What happens to property values as interest rates rise?

June 23, 2022

On the back of a faster and higher expected rise in interest rates, ANZ and National Australia Bank economists have joined the Commonwealth Bank in downgrading their housing price forecasts.

Speaking with realestate.com.au recently, ANZ senior economists Adelaide Timbrell and Felicity Emmett stated that the Reserve Bank of Australia's current path on interest rate rises will lead to a faster reduction in housing prices.

After previously believing there would be drops of 3% in 2022 and 8% in 2023, they have revised their estimates, and now feel there will be a housing price drop of 5% in 2022 and 10% in 2023. 

"This would result in a housing price reduction of around 15% between April 2022 and December 2023. For context, this would leave prices 6% above pre-pandemic levels," said Ms Timbrell and Ms Emmett.

However, even if home prices did fall by the 15% predicted, they would still be higher than at the outbreak of the pandemic. PropTrack data shows property prices increased nationally by a whopping 35.3% between March 2020 and May 2022.

Ms Timbrell and Ms Emmett feel the recent interest rate rises will see borrowers have reduced boring power, which will lead to a reduction in purchase prices. 

"Given that the average borrower has a large savings buffer, we expect reduced borrowing capacity to be the key driver, not forced selling.

"Stronger household income growth, large savings buffers, increasing population growth via immigration and continued economic growth will all cushion the fall in housing prices as interest rates increase," they added.

In a recent television interview, RBA governor Philip Lowe noted that some households are struggling to cope with the higher interest rates on top of already higher fuel and food prices.

Mr Lowe, who also stated that the RBA does not target housing prices, advised that he believes the cash rate will hit 2.5% at some point.

Despite the current constraints, Mr Lowe said many households had built up very large financial safety nets during the pandemic, saving an extra $250 billion over the past two years, and also stated that the number of people falling behind in their mortgage payments is currently declining.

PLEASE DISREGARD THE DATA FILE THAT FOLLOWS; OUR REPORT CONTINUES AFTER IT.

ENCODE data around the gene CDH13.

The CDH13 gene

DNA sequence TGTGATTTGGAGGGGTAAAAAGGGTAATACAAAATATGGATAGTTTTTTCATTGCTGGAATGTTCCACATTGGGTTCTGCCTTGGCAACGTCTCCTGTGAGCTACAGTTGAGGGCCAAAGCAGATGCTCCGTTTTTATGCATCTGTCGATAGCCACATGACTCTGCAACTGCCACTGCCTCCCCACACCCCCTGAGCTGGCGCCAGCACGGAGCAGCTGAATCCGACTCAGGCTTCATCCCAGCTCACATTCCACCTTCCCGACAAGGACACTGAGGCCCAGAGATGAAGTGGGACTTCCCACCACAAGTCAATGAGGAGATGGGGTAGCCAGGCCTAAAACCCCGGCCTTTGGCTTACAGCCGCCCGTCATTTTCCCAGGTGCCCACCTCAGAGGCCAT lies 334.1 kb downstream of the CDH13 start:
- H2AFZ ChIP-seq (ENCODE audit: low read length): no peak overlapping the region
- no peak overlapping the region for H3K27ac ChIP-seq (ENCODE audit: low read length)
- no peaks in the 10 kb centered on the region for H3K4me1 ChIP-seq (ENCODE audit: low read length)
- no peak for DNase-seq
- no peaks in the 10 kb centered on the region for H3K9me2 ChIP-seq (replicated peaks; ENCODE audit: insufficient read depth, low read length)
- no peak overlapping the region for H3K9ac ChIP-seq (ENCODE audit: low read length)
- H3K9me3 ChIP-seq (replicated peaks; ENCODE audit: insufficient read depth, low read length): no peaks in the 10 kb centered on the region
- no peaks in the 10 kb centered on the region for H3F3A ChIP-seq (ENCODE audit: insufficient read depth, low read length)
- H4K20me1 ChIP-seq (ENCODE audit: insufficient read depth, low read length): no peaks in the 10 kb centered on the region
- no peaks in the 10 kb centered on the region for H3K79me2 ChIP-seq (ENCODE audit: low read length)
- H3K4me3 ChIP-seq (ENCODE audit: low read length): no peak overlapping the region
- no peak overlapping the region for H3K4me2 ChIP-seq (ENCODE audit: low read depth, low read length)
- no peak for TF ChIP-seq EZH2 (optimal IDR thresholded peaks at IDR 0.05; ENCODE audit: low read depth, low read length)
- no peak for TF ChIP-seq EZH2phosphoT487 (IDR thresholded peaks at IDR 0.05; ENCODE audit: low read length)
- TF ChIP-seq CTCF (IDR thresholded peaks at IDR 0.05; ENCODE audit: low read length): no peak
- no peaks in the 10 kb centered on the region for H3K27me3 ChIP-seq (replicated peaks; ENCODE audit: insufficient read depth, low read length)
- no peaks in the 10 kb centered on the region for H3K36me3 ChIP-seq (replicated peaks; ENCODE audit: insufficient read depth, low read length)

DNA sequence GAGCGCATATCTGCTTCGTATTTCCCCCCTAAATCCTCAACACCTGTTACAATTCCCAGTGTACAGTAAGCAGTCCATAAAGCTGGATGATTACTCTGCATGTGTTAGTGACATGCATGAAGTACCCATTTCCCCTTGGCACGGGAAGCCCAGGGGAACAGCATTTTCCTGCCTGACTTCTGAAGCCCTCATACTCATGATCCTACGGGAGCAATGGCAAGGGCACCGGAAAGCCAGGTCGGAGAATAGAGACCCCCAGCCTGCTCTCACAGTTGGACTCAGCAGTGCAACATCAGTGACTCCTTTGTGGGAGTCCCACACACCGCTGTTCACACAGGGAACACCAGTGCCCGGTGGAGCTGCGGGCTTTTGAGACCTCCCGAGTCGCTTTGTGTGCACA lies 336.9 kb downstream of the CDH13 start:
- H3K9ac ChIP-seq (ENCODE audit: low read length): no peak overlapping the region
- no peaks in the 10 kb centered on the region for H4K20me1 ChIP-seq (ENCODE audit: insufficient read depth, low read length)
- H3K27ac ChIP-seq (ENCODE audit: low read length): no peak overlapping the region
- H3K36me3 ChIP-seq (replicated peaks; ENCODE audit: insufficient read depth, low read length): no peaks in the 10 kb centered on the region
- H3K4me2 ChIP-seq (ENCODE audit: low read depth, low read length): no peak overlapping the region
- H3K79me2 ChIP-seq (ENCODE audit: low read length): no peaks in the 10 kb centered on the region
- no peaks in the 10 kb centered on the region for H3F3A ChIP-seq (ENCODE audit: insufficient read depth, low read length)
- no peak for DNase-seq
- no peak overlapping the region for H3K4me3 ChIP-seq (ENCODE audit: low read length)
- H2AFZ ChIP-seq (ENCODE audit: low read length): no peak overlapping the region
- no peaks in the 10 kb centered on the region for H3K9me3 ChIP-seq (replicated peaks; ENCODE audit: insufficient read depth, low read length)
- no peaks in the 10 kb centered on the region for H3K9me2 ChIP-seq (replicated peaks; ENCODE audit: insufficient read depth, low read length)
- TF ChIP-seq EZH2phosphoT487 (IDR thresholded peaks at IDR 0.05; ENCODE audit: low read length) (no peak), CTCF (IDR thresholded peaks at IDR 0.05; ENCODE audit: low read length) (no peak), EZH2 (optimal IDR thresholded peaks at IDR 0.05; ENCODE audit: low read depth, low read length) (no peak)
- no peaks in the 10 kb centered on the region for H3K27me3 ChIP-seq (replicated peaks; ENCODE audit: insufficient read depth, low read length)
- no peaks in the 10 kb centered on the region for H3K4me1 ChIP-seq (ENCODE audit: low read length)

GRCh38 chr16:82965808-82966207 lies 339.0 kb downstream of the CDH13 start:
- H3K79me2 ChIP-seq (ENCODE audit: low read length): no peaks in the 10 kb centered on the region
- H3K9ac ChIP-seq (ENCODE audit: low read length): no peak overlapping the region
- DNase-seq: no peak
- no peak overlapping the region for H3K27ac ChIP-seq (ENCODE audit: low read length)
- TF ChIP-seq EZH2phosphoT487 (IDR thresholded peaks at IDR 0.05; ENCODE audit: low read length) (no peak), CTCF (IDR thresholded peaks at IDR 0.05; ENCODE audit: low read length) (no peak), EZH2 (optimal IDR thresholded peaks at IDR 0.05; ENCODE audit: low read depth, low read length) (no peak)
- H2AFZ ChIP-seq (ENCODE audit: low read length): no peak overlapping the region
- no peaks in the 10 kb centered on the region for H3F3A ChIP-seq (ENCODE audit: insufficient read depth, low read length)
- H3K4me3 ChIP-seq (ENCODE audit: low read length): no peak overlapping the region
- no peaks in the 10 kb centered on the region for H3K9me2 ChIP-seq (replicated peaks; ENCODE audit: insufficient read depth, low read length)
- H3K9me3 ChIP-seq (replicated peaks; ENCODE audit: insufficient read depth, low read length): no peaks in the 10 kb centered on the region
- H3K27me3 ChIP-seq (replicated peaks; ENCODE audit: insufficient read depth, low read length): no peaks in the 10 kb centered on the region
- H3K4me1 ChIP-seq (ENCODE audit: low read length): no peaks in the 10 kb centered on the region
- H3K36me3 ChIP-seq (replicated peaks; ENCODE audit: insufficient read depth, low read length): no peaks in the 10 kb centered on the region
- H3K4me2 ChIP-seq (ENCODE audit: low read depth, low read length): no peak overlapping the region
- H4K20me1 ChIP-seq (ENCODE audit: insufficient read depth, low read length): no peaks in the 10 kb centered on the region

So what happens to property values as interest rates rise? As interest rates rise, there are less people who are able to afford houses in certain price brackets. For example, if someone could afford to buy a $400,000 home at 1% interest they may need to look at $350-360,000 properties if the rate is at 2%.

This means there is a smaller pool of people looking at each price point, and if a seller needs to move their property quickly, they may need to accept a lower price now than they would have two years ago. 

As everyone waits and watches to see what happens next, it is possible that a patient home buyer could reap the benefits of lower house prices in the coming months…

Who is Peta Stewart?

Award-winning conveyancer. Entrepreneur. Business mentor. Women’s cycling advocate. These are just some of the ways Peta Stewart is introduced. What ties them together is a steely determination to help people achieve their life goals and have fun in the process.

In 2004, Peta became the first licensed conveyancer in the Albury Wodonga greater region. Five years later, she launched her own business and started shaking up the industry with a good dose of personality, integrity and humanity.

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